Ballot propositions explained

Ballot-box

by A.C. Hall

Being a midterm election, the ballot local voters will see when heading to the polls is filled with statewide races and issues as well as the local races.  Voters in White Settlement will also see one statewide proposition at the end of the ballot, while Fort Worth voters will see one statewide proposition and three City of Fort Worth propositions.

The statewide proposition that all local voters will see on the ballot is Proposition 1 and it reads “The constitutional amendment providing for the use and dedication of certain money transferred to the state highway fund to assist in the completion of transportation construction, maintenance, and rehabilitation projects, not to include toll roads.”

This proposition would authorize annual movements of funds from the state’s oil and gas production tax collections to the State Highway Fund.  Estimates released show that around $1.7 billion would be moved from the oil and gas production tax collections to the State Highway Fund in the first year alone.

The money that would be moved, should this proposition pass, was previously going into the state’s Economic Stabilization Fund, better known as the rainy day fund.  Currently receiving seventy-five percent of the state’s oil and gas production tax collections, the rainy day fund would instead receive just half that amount with the other half going to the State Highway Fund.

Those in favor of the proposition point to the growing traffic problems in the state, saying that while it won’t solve everything, the funds from Proposition 1 would represent a big step in that direction.  Underlining the need for this extra funding, pro Proposition 1 websites state that Texas has $5 billion per year in unmet transportation needs and that there will be another 18 million vehicles on Texas roads by the year 2040.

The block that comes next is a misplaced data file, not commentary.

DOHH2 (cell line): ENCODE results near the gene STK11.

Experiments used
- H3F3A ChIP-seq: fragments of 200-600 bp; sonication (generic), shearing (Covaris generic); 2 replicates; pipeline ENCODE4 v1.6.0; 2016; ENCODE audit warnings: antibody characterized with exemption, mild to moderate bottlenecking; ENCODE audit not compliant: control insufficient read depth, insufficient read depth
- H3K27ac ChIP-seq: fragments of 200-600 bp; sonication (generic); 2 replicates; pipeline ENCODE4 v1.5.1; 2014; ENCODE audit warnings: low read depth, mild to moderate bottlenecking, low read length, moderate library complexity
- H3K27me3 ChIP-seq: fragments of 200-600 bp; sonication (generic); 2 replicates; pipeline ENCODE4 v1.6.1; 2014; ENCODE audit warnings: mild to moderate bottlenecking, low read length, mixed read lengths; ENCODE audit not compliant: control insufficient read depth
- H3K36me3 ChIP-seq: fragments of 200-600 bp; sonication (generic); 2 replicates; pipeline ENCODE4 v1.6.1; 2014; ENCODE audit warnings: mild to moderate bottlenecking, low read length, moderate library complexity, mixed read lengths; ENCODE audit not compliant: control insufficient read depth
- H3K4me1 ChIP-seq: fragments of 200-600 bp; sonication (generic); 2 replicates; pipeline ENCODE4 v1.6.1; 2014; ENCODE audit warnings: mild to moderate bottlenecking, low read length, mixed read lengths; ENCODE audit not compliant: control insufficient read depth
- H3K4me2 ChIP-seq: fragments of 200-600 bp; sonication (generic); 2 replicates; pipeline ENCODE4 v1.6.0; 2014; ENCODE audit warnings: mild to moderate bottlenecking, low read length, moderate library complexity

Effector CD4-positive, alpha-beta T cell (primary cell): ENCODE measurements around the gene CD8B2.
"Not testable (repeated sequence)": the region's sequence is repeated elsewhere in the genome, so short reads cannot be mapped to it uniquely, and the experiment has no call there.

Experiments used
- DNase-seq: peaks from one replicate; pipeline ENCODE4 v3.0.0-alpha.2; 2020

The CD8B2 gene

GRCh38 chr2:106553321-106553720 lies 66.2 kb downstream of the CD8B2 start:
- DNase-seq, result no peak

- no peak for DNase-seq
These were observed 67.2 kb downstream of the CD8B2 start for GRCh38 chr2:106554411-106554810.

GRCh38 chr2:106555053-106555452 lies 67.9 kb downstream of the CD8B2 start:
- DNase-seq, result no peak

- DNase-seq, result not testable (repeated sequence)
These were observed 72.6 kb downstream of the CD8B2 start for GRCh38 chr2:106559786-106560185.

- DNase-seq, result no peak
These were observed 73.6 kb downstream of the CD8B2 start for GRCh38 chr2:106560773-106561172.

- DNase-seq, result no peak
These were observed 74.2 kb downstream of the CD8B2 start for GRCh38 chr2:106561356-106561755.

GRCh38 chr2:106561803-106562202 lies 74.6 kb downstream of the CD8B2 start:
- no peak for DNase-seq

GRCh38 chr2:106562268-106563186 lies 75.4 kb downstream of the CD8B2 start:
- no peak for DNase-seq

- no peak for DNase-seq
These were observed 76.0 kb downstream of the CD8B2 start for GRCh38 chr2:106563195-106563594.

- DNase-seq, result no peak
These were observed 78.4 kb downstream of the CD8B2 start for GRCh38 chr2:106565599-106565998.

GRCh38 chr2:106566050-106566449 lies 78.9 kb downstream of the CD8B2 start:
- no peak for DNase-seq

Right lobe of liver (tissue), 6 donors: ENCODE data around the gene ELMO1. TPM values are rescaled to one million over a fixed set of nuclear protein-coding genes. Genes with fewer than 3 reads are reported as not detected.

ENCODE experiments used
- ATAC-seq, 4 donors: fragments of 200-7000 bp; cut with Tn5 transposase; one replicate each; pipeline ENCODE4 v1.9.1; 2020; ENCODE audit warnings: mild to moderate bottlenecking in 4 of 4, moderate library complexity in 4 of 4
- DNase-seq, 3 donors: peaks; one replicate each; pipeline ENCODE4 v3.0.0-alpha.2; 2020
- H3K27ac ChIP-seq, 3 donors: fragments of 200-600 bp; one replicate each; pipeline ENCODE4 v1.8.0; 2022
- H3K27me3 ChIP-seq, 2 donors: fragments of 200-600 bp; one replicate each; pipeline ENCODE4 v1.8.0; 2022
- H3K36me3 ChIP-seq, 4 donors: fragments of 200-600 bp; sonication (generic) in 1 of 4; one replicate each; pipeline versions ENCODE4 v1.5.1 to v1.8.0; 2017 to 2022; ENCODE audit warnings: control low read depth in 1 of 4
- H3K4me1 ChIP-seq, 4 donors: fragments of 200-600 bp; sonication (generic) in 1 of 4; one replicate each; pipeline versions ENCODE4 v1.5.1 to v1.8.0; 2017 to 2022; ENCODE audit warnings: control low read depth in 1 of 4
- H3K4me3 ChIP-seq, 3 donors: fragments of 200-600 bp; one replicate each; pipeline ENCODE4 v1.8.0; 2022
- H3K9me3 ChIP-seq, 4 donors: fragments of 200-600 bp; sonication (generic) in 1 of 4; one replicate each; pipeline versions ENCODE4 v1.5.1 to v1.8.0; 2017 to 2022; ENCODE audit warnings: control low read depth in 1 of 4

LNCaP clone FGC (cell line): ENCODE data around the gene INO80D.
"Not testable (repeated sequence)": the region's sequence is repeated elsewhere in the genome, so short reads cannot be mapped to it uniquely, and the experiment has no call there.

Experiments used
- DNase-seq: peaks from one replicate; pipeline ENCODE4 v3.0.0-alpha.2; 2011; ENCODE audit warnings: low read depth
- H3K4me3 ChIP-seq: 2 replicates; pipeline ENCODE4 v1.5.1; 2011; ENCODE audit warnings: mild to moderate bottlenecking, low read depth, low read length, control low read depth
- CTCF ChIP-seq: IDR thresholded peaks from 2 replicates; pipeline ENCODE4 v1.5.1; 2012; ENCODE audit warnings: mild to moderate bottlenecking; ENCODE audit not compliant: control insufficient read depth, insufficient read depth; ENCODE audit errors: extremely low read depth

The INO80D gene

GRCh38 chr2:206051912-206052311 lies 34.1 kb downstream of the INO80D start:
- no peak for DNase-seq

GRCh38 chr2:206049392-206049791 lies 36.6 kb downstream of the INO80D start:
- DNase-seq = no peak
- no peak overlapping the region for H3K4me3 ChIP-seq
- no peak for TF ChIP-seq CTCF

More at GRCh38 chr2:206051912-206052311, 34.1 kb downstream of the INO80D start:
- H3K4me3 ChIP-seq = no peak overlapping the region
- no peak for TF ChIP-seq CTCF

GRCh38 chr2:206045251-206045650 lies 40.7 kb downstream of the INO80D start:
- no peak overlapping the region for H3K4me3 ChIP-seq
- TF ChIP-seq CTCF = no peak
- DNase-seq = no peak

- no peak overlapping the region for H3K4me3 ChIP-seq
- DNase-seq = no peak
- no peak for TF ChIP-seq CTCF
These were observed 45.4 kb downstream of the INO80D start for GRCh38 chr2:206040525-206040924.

Those against Proposition 1 often stand on budget issues, saying that the State should be funding roads in the regular budget, not raiding other funds to make it happen.  They also call attention to a recent decision to allow money from the rainy day fund to be pulled out for water infrastructure issues, saying that also allowing money to be pulled from the fund for roads would further weaken the rainy day fund.

The Fort Worth Star Telegram and the Dallas Morning News have both endorsed Proposition 1 and encourage their readers to vote in favor of it.

For Fort Worth voters, you’ll also be faced with three local propositions, all pertaining to the construction of a new multipurpose arena in Fort Worth near the Will Rogers Memorial Center.  The proposed arena would seat 14,000 and is expected to cost around $450 million.  Half that amount is supposed to be raised by a non-profit group, but the other half of the funding will come in part from money raised via the three ballot propositions.

Fort Worth proposition 1 will ask voters if they’ll support adding a ten percent tax onto tickets sold at the new arena should it be built.  Proposition 2 will ask voters if they’ll support a livestock facility use tax not to exceed $20 on any pen or stall at the venue that is used during events.  Proposition 3 will ask voters if they’ll support a $5 parking tax on any vehicle that parks at the venue or at a parking structure that services the venue.

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